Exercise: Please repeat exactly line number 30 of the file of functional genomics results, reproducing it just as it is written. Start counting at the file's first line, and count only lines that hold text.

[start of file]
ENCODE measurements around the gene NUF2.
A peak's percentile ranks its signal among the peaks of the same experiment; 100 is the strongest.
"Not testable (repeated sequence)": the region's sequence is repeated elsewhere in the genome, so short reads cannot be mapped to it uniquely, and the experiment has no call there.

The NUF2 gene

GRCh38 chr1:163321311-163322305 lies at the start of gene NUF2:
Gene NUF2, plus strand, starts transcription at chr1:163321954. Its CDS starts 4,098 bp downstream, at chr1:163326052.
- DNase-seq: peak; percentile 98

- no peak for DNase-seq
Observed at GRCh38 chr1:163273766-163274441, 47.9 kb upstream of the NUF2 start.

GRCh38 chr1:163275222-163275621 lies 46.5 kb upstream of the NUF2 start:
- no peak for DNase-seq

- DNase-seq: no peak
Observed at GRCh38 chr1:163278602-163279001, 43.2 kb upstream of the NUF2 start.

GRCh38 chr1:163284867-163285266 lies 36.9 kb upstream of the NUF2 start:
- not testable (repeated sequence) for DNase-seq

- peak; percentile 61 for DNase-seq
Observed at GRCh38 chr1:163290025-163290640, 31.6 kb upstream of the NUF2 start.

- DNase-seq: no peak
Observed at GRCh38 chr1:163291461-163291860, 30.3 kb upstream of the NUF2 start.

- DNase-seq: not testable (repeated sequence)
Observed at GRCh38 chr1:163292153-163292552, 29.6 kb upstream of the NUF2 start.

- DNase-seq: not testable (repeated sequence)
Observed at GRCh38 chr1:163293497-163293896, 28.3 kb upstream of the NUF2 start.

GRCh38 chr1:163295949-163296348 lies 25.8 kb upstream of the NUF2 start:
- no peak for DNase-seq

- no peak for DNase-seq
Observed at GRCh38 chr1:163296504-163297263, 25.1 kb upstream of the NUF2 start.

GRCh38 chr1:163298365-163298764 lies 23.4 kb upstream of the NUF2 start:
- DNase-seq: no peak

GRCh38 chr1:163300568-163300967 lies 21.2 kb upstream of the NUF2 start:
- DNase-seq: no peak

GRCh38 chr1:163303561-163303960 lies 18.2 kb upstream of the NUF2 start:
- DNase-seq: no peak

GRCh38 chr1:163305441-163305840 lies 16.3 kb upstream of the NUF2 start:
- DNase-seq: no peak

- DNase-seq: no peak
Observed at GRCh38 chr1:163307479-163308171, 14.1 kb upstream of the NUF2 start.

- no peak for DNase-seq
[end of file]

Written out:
GRCh38 chr1:163300568-163300967 lies 21.2 kb upstream of the NUF2 start: